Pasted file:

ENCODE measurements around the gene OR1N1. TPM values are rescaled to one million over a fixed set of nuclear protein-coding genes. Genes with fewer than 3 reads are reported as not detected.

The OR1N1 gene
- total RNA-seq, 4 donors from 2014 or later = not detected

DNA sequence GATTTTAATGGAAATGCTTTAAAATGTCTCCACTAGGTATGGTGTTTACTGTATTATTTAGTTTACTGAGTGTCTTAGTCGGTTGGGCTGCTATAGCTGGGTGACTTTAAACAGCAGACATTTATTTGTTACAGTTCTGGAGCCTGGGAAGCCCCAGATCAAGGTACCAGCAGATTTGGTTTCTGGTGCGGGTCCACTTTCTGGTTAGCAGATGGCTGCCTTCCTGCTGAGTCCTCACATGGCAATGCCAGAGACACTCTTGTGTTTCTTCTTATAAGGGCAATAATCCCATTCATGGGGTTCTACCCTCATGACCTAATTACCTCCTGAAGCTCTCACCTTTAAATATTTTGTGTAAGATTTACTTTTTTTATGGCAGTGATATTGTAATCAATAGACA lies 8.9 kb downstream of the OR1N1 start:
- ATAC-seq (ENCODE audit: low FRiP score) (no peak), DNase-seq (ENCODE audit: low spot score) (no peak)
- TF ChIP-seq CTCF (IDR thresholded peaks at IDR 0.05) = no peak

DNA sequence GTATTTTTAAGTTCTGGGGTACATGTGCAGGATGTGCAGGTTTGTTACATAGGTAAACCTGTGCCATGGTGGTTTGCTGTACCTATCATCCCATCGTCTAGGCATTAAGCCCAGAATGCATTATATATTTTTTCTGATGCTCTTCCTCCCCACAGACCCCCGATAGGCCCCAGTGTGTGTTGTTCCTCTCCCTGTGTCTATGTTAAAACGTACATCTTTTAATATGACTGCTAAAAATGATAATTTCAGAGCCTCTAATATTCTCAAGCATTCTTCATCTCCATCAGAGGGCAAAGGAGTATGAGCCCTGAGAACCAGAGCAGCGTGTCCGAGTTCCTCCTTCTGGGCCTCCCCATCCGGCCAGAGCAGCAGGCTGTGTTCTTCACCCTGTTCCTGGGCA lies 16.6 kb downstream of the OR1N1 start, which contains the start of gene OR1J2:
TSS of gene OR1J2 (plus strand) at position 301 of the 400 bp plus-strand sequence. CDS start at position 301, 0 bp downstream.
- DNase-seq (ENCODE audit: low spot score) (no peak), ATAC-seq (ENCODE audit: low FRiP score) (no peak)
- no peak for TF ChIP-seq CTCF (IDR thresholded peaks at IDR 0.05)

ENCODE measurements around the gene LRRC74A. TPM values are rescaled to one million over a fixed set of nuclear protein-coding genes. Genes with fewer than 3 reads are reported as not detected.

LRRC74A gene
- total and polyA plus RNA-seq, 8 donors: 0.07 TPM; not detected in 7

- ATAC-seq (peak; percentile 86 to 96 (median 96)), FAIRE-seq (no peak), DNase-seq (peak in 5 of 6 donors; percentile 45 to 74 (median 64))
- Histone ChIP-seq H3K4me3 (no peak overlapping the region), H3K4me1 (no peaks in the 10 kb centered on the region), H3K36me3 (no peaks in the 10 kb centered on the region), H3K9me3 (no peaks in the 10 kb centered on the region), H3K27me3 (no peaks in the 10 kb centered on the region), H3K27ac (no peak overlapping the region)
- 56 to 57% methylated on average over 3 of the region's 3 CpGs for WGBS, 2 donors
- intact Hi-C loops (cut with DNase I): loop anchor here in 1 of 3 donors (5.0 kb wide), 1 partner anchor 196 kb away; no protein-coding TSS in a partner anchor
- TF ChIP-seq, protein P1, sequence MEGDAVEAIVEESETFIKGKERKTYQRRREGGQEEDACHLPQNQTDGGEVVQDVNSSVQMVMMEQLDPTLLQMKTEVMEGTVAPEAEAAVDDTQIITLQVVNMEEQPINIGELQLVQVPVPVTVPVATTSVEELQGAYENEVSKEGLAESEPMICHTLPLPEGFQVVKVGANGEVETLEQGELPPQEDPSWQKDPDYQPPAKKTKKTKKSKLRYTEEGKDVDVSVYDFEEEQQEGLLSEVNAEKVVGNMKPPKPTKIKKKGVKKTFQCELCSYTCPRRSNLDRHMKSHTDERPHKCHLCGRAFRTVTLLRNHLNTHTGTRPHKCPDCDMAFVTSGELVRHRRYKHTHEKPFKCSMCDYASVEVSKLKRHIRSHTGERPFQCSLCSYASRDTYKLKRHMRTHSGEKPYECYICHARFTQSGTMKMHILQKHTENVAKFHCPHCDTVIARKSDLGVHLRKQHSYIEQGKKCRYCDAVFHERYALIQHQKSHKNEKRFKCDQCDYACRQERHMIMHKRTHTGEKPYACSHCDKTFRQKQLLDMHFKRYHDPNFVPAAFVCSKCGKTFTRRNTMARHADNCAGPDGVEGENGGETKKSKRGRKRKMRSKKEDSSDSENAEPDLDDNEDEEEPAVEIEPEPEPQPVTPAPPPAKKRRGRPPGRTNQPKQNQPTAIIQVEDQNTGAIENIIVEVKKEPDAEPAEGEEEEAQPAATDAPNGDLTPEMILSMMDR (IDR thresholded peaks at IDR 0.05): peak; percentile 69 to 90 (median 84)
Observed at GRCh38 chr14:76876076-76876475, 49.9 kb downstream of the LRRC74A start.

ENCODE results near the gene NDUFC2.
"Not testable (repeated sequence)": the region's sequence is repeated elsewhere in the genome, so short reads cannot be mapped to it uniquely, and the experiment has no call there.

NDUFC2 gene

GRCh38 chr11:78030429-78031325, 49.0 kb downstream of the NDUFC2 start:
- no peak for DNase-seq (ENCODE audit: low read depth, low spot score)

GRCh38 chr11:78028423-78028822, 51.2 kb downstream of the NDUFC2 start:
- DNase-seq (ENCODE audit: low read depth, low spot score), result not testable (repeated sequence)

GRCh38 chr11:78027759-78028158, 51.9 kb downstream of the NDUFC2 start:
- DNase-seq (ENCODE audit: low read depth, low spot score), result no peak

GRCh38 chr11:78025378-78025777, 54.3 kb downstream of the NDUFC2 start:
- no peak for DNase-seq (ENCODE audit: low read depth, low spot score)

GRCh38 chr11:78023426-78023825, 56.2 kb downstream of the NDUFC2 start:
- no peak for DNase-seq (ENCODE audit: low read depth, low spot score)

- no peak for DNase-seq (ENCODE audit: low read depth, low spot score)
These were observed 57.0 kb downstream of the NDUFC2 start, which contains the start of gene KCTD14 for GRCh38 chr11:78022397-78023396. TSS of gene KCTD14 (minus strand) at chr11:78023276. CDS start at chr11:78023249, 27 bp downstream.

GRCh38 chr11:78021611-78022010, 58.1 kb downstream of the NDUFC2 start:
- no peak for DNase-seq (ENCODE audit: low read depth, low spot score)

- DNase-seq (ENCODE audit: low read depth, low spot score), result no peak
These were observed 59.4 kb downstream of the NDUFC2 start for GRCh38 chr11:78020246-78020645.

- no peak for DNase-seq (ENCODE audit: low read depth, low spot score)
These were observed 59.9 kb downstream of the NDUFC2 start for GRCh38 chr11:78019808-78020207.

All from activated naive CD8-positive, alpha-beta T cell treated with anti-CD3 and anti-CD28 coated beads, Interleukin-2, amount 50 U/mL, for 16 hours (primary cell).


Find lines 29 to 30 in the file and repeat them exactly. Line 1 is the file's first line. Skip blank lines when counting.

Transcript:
GRCh38 chr11:78025378-78025777, 54.3 kb downstream of the NDUFC2 start:
- no peak for DNase-seq (ENCODE audit: low read depth, low spot score)